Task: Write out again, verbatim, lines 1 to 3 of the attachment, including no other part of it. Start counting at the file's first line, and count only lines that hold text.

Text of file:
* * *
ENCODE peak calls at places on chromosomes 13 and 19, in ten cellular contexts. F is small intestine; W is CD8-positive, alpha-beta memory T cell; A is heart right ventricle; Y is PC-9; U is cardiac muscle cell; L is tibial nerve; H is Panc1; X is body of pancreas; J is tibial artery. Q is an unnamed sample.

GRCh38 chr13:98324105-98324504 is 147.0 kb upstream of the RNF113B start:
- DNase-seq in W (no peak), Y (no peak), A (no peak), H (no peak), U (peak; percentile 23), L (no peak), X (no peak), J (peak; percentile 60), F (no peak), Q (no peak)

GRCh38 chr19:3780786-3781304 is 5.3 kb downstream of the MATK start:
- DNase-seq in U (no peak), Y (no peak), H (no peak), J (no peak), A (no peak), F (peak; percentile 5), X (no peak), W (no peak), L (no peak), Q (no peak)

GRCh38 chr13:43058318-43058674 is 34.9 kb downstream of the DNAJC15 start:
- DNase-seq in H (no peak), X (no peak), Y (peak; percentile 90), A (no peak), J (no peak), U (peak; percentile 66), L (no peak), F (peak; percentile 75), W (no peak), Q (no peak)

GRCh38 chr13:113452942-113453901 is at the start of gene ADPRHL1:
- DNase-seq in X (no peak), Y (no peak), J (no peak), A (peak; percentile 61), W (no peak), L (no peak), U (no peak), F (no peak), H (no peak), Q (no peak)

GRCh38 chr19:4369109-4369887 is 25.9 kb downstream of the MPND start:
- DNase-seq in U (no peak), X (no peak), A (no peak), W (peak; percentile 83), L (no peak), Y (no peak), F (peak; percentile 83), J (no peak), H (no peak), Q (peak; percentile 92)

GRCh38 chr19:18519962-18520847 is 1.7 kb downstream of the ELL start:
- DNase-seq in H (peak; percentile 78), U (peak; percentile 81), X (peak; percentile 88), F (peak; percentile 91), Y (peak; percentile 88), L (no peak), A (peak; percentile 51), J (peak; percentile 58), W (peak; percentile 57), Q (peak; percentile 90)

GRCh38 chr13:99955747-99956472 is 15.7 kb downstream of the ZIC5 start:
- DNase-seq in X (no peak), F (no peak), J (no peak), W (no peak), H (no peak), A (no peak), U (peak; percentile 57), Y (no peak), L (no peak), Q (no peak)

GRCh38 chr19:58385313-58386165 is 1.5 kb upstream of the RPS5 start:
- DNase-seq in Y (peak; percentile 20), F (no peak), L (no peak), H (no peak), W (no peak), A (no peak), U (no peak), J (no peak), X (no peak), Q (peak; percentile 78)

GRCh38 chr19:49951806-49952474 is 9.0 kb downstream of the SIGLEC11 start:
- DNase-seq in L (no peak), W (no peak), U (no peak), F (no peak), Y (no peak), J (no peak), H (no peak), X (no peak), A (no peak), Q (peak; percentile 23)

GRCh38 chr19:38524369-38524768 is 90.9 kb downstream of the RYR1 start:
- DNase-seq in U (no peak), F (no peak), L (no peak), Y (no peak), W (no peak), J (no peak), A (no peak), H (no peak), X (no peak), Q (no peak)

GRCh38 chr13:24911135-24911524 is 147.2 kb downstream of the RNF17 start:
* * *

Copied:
ENCODE peak calls at places on chromosomes 13 and 19, in ten cellular contexts. F is small intestine; W is CD8-positive, alpha-beta memory T cell; A is heart right ventricle; Y is PC-9; U is cardiac muscle cell; L is tibial nerve; H is Panc1; X is body of pancreas; J is tibial artery. Q is an unnamed sample.

GRCh38 chr13:98324105-98324504 is 147.0 kb upstream of the RNF113B start:
- DNase-seq in W (no peak), Y (no peak), A (no peak), H (no peak), U (peak; percentile 23), L (no peak), X (no peak), J (peak; percentile 60), F (no peak), Q (no peak)